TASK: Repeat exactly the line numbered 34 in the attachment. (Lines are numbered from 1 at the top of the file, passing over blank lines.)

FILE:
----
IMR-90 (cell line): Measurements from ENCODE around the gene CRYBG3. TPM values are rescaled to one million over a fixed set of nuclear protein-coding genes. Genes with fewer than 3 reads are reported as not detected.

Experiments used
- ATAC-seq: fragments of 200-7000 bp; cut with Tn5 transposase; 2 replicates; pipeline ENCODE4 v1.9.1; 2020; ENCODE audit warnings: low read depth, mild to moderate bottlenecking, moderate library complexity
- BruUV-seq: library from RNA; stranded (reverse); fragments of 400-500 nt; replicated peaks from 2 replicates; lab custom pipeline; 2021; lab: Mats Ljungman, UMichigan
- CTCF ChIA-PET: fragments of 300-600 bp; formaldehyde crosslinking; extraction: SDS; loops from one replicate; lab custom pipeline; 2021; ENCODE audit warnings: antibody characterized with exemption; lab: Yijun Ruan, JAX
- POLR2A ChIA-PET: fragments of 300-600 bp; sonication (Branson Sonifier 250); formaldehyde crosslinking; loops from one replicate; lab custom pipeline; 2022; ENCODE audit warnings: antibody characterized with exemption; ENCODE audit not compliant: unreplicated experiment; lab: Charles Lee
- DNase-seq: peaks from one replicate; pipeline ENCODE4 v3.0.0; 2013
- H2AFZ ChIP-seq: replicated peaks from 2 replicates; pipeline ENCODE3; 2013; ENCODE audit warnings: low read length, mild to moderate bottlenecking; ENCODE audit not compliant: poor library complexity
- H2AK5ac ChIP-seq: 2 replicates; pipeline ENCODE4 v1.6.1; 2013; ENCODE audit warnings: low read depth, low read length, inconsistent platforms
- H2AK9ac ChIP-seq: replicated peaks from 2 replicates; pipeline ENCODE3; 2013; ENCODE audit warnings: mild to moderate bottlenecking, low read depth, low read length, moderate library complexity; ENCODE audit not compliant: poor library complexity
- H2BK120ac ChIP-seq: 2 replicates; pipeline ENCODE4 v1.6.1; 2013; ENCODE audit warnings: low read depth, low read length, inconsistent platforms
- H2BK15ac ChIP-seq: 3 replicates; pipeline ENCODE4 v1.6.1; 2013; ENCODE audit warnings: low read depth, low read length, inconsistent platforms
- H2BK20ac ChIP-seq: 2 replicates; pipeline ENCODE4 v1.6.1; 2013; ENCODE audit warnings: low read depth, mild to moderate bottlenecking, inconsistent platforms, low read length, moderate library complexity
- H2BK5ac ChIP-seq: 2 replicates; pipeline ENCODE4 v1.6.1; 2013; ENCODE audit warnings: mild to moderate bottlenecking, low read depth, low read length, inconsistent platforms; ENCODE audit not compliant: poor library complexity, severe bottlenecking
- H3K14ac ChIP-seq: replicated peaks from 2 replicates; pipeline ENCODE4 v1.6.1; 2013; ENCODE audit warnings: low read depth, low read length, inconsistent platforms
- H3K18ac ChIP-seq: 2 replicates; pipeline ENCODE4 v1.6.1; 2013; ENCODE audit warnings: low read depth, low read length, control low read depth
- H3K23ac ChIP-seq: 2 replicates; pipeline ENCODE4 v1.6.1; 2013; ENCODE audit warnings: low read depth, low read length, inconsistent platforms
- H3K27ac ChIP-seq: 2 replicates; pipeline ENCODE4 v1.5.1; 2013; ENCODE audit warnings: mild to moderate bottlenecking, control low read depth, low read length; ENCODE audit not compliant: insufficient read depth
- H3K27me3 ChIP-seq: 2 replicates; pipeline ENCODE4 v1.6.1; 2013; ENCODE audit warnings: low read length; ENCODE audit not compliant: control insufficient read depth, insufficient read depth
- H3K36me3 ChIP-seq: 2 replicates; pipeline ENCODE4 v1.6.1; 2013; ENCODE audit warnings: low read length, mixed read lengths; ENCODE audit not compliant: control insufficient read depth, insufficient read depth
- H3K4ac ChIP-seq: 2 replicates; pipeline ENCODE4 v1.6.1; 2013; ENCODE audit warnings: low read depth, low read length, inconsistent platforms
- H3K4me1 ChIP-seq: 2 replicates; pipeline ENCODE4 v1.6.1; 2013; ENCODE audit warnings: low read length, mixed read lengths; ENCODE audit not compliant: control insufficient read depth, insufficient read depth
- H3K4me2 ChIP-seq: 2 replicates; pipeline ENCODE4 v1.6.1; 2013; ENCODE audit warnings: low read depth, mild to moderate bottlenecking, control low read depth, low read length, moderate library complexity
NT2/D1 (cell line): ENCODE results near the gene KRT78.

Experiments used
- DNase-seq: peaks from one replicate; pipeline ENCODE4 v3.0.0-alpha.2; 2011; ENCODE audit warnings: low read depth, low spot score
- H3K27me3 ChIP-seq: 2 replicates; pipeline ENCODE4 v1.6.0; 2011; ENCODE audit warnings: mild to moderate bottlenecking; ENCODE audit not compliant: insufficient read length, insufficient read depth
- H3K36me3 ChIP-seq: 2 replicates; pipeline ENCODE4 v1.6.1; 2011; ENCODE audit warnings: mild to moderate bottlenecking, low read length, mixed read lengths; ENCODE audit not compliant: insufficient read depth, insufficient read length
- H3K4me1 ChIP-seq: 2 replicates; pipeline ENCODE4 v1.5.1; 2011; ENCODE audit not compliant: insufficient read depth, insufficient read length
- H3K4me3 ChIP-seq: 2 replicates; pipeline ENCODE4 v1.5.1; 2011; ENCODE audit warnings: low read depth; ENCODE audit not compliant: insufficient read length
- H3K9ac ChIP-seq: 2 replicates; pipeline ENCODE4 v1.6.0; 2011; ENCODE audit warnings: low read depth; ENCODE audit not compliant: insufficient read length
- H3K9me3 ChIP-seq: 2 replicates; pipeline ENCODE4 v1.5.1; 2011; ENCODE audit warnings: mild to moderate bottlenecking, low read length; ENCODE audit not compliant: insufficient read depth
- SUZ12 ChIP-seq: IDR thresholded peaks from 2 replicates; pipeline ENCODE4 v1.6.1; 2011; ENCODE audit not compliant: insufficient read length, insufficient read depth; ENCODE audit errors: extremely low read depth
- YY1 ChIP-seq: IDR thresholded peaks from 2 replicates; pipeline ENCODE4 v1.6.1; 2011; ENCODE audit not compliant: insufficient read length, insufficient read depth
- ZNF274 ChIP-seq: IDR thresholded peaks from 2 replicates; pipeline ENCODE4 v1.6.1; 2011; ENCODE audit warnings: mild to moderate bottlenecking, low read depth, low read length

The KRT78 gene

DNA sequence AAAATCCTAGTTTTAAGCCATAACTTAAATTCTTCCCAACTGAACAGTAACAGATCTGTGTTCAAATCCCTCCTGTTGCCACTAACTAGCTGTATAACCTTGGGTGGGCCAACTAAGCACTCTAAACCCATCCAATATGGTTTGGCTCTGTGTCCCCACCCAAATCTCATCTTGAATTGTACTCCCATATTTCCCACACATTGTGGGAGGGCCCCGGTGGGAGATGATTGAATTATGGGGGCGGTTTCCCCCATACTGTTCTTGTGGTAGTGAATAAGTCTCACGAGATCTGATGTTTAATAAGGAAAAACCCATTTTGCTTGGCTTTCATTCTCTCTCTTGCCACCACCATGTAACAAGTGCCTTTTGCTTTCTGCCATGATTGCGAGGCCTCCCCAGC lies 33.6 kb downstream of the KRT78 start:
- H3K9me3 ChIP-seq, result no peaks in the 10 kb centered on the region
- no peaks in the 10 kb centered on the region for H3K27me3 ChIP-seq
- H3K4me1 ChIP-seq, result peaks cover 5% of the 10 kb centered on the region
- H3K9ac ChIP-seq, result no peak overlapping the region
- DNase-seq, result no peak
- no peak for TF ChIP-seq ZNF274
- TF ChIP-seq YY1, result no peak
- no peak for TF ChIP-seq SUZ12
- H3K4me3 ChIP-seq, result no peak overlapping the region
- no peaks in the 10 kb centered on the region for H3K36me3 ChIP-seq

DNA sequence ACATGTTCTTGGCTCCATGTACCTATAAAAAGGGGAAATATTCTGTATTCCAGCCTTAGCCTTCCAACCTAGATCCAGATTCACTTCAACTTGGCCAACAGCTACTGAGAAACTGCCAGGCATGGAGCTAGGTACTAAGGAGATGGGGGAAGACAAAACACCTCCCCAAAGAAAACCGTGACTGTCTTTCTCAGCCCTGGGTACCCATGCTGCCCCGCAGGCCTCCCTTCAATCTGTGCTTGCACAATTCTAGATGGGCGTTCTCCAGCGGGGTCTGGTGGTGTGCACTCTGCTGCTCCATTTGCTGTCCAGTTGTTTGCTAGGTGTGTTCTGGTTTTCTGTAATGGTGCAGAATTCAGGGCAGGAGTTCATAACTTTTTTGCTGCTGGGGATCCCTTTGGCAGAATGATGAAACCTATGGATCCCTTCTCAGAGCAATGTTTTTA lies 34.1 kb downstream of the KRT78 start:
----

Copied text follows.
- YY1 ChIP-seq: IDR thresholded peaks from 2 replicates; pipeline ENCODE4 v1.6.1; 2011; ENCODE audit not compliant: insufficient read length, insufficient read depth